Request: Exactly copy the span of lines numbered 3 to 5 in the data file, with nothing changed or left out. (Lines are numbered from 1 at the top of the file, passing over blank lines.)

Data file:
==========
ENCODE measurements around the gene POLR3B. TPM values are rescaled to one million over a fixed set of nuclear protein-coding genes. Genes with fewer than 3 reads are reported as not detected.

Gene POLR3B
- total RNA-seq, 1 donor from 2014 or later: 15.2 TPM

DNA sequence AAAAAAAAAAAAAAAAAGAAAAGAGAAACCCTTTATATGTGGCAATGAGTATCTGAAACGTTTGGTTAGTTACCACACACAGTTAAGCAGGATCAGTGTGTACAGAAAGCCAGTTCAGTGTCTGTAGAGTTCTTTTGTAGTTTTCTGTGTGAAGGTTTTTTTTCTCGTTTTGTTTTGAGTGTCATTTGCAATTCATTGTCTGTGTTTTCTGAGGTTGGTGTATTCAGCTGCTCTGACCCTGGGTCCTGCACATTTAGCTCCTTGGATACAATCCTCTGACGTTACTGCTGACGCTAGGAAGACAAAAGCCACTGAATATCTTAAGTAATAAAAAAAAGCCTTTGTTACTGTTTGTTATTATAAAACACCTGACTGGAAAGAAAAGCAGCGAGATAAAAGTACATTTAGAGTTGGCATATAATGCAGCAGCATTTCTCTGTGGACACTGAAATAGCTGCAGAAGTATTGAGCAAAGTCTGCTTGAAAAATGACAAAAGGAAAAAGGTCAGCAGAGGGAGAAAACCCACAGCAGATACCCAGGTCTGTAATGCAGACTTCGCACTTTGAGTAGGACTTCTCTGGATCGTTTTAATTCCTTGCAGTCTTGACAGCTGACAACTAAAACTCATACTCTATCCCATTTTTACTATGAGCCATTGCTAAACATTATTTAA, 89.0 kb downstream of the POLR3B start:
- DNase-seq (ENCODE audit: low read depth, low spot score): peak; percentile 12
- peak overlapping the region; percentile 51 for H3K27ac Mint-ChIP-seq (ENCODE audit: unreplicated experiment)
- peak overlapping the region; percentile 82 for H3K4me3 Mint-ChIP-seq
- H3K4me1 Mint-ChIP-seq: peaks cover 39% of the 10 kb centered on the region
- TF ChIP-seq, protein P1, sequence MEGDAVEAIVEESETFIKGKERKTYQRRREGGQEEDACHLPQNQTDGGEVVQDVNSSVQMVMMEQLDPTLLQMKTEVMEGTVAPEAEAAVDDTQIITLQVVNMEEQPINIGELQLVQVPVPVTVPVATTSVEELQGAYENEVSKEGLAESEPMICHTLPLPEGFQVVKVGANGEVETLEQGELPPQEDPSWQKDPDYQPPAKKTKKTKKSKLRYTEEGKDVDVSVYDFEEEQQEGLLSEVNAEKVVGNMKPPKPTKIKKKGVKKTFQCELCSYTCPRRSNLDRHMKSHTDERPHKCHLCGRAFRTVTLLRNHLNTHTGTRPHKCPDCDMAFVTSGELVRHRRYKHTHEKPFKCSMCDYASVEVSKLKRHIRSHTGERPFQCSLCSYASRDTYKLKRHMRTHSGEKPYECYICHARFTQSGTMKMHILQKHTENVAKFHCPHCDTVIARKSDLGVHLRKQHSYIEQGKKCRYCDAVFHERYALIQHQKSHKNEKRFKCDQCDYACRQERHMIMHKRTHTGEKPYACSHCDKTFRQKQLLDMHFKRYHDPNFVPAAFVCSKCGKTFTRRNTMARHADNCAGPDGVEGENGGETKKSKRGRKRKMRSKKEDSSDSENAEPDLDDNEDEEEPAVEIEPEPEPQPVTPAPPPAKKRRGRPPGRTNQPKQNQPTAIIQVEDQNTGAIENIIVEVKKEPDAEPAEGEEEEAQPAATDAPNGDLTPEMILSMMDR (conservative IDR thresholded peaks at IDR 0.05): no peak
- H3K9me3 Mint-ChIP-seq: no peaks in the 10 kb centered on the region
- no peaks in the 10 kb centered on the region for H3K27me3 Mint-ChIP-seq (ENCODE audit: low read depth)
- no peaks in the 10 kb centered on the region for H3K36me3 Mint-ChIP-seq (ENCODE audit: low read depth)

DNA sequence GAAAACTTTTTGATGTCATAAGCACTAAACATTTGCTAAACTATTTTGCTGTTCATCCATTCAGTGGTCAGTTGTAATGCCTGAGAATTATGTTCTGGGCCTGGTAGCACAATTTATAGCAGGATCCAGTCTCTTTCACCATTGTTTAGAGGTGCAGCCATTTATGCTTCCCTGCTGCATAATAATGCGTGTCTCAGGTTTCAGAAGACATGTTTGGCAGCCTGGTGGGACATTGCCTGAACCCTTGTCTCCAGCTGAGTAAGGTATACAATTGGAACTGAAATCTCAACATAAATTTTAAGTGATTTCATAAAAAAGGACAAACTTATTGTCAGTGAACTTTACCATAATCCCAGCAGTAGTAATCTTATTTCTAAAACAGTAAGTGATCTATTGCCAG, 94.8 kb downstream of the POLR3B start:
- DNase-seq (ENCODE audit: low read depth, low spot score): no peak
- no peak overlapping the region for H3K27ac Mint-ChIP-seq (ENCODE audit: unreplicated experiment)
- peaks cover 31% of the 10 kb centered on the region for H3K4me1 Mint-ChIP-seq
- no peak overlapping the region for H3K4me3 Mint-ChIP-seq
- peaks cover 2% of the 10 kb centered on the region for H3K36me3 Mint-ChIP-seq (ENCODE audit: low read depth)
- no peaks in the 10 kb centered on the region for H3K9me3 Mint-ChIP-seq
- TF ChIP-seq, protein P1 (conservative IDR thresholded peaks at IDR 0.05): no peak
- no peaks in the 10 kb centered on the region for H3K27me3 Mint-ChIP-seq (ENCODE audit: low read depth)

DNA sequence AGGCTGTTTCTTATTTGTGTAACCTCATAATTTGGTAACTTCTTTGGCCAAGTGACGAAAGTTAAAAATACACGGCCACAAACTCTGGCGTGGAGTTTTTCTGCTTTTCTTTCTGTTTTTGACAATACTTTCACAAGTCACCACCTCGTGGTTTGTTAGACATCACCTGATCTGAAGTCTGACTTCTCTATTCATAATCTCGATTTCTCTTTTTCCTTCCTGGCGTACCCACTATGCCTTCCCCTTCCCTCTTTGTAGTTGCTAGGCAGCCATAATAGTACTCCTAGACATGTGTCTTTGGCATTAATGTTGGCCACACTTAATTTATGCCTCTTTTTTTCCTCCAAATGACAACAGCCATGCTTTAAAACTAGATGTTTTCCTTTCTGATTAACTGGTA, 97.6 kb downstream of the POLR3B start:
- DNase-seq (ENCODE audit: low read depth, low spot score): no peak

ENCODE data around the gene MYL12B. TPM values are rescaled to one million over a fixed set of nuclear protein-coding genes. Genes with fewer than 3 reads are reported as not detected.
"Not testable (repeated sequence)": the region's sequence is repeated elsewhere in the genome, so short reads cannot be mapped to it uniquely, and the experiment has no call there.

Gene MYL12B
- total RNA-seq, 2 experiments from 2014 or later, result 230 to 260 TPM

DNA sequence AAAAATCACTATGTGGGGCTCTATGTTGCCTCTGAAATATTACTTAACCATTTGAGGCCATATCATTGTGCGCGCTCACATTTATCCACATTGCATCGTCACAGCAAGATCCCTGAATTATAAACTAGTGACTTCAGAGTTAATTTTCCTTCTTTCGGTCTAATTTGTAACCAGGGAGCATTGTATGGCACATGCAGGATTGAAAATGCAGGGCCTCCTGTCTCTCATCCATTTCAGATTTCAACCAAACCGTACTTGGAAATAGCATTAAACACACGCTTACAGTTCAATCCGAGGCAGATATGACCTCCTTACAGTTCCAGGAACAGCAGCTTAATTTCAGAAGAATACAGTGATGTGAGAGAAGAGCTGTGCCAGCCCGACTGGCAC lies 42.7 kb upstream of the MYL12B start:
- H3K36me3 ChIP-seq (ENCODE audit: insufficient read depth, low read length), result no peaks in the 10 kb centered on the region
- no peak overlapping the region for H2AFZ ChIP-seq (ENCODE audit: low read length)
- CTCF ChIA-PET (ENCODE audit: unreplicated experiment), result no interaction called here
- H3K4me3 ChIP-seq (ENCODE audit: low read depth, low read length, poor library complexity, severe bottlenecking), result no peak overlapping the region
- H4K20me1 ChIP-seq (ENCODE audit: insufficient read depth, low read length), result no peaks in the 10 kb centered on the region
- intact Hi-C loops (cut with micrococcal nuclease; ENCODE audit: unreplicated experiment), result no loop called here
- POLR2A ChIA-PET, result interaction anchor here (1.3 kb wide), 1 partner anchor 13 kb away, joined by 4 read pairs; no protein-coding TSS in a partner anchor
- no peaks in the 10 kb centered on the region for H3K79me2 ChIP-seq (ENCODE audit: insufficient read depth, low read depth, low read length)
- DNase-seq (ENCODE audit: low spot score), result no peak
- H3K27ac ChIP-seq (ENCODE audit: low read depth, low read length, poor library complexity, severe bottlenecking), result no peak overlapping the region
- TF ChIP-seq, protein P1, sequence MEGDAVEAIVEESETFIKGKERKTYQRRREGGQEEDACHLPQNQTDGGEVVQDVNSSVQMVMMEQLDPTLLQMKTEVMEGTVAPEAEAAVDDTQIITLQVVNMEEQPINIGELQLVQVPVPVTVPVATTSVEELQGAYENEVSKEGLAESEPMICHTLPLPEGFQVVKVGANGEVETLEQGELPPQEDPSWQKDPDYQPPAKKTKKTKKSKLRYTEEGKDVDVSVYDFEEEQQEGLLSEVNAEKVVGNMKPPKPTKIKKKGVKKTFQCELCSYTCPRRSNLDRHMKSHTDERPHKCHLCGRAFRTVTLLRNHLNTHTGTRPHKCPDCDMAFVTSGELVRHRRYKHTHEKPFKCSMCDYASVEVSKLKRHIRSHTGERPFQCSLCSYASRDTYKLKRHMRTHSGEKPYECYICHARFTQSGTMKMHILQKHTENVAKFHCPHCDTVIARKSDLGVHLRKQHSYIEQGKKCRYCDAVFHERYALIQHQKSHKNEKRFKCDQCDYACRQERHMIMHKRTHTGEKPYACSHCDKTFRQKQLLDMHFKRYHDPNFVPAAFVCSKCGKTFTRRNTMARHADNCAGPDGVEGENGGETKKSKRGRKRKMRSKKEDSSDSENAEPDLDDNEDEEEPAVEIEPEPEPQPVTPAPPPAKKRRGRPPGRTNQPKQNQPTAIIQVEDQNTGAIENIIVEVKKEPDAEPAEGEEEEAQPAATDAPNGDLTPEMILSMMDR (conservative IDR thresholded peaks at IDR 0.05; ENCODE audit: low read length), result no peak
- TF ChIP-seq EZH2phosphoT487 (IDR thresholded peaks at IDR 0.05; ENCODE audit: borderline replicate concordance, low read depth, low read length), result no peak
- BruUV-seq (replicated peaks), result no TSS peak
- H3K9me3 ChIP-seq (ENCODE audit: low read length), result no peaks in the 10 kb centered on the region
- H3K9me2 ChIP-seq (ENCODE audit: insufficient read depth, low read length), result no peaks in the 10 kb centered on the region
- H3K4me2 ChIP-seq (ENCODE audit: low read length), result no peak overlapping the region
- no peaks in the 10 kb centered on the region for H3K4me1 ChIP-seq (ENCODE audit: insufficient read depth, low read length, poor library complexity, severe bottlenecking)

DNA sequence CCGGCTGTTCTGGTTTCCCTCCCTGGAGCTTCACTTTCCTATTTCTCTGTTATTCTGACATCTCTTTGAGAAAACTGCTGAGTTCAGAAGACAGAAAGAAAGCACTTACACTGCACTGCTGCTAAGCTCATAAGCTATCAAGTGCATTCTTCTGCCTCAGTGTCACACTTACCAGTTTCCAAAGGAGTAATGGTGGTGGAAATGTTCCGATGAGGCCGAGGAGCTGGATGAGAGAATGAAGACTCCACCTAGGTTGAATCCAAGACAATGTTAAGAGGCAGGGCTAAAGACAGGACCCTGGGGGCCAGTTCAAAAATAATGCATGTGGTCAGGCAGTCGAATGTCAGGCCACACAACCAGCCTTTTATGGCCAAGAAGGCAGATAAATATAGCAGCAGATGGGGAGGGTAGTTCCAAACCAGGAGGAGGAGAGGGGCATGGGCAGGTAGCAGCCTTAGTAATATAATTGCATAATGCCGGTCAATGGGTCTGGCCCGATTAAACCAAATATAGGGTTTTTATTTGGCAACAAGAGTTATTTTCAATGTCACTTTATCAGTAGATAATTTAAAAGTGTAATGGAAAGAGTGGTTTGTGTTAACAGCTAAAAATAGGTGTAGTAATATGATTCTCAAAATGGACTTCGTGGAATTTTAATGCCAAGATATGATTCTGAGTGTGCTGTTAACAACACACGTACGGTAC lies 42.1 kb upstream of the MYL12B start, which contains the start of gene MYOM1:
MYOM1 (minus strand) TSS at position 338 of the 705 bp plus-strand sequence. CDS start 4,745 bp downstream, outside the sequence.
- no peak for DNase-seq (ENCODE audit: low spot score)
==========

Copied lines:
- total RNA-seq, 1 donor from 2014 or later: 15.2 TPM

DNA sequence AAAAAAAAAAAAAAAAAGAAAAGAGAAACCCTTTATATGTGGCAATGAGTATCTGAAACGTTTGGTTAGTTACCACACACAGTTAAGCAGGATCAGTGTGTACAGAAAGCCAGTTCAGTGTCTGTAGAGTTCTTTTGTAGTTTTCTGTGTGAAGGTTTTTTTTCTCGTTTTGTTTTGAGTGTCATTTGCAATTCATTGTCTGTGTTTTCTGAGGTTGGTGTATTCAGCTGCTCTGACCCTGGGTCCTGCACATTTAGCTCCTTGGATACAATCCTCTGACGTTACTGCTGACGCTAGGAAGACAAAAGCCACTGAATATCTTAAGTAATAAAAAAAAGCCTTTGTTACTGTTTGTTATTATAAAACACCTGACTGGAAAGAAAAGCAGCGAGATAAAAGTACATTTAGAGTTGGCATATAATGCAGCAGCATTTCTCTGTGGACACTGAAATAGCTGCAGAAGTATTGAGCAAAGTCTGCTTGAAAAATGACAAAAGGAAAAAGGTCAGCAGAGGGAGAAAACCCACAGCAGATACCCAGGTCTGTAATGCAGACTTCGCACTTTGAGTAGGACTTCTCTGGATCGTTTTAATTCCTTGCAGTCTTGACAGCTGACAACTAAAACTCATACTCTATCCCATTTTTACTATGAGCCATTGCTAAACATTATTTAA, 89.0 kb downstream of the POLR3B start:
- DNase-seq (ENCODE audit: low read depth, low spot score): peak; percentile 12